As someone with IBS, to whom GI issues are a fact of life, many of these solutions assume a fairly solid consistency. In cases of diarrhea, all bets are basically off, other than doing it in the intertidal and hoping for the best.
I prefer that someone poop other than where I’m landing/swimming. I come from a mountaineering/hiking background. So I walk off from camp (and any trail), dig a hole, aim, and bury. I keep toilet paper separate (in a discreet opaque bag) and burn it or carry it back with garbage.
When the BCMT new 'Guidelines' were published a year ago, I exchanged a few emails with John Kimantas.
I said:
Packing out feces will be a non-starter for most paddlers in BC. Taking a necessary behavior from places the the Grand Canyon and transplanting it to the mostly remote areas where BCMT 'operates' isn't appropriate. Some people will dismiss the whole document as 'extreme' using that one example.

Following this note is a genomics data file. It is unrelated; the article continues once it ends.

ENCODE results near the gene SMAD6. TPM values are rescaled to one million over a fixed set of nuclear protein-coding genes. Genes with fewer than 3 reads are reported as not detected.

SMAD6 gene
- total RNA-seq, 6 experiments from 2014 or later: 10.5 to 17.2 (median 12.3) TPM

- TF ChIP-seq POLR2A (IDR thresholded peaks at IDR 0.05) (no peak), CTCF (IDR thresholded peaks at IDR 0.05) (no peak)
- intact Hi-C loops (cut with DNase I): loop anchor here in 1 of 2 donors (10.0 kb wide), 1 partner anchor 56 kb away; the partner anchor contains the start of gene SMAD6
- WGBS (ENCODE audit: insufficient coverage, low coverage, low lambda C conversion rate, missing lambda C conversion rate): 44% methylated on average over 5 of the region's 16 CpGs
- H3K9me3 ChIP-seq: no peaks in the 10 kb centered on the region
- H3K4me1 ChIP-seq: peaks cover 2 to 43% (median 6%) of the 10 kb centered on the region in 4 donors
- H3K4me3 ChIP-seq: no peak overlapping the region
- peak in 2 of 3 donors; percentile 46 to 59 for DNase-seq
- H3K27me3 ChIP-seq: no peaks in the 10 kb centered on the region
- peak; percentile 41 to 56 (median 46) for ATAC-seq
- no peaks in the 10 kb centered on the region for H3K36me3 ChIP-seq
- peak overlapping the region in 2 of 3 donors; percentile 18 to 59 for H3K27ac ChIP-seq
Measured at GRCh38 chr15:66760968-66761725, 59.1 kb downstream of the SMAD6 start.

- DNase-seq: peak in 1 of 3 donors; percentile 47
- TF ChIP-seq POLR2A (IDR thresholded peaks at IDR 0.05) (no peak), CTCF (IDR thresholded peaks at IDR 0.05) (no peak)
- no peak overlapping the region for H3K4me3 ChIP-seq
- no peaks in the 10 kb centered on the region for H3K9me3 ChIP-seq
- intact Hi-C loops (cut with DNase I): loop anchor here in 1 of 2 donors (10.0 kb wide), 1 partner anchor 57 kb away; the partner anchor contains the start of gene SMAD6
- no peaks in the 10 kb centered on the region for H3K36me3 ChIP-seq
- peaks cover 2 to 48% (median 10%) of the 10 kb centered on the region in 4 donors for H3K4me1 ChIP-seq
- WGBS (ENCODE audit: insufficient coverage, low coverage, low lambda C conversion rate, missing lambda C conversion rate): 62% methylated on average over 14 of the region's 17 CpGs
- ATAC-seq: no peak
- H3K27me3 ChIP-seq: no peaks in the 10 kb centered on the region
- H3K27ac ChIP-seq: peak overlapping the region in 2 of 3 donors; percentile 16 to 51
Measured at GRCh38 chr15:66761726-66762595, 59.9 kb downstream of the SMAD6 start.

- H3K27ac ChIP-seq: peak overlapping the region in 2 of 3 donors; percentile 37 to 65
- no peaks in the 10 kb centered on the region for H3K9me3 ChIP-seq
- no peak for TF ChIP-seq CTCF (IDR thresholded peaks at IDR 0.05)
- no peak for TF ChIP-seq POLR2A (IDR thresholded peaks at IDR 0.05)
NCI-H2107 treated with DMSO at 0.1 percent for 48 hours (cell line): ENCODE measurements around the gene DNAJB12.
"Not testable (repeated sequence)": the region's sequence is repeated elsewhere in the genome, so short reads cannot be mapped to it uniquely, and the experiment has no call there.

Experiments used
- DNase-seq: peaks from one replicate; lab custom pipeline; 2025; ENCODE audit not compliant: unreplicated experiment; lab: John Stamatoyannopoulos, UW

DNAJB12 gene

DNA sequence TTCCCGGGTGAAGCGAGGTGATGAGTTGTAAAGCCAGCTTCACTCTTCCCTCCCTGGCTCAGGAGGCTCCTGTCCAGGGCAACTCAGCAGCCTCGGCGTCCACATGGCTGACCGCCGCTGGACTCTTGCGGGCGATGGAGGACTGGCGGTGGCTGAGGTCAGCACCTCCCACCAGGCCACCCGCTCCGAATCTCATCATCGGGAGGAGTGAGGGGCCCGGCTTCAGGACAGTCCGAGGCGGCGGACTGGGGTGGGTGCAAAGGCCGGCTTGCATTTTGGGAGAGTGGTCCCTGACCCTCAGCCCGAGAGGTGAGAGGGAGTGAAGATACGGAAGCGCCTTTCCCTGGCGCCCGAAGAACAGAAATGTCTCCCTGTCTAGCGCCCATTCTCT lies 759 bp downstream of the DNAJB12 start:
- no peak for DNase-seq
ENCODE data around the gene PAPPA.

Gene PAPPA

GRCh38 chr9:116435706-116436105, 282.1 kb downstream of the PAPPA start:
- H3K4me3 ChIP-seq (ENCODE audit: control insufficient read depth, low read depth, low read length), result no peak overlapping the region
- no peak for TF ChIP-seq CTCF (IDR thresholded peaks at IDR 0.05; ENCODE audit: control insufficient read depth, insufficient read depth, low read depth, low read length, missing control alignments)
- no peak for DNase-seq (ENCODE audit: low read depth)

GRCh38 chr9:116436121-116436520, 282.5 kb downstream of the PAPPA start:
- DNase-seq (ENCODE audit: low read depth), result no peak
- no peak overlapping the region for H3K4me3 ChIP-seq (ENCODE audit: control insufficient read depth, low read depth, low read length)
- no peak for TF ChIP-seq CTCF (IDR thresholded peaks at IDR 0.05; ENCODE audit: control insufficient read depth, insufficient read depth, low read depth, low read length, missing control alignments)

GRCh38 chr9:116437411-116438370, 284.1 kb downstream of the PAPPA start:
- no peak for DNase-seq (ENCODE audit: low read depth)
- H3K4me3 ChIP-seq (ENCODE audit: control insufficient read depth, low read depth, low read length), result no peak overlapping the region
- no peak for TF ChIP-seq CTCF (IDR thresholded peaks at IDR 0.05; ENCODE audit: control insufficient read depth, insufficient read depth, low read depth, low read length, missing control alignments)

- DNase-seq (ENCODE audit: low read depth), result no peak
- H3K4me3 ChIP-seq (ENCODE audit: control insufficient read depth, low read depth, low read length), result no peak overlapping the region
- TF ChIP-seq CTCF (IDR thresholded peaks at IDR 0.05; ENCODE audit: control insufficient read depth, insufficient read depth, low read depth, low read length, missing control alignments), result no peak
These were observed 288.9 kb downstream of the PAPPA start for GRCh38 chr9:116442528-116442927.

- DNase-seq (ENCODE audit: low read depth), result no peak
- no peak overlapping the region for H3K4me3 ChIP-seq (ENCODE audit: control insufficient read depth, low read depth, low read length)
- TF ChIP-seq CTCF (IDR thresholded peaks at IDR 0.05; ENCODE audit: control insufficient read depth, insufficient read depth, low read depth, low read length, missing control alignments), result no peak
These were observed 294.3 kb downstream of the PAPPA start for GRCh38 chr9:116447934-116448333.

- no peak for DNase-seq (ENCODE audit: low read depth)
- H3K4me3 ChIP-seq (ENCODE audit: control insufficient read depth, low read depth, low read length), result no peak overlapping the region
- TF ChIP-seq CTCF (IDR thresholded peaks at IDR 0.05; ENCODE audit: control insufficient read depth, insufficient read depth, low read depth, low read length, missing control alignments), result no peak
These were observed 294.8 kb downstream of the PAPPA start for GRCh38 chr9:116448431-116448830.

And exactly how - give clear procedures - does one collect and carry feces to 'mid-channel for disposal'?? What about toilet paper? Water wash 'bidets' ?
Here's a model from the backpacking world:
JK responded:
Do you remember when we used to go out camping for a weekend and shit all over the campsite and just leave it? Can you believe that was considered acceptable? That's the change in ethics we are proposing.

I replied:
I've been backpacking since 1971 and no, I don't remember doing that, and I never did that, and I don't remember any of my companions doing that. Backpacking in the Rockies, Ontario, New England. LeaveNoTrace was already 'a thing' even then.
Did you watch the Skurka video on 'how to shit in the woods'? Do you think that is irresponsible, too?
Heavily used sites should have enclosed toilets.
Less heavily used sites should have drum toilets or similar.
Seldom used sites don't need anything except good backpacking practice or good kayaking practice for sanitation.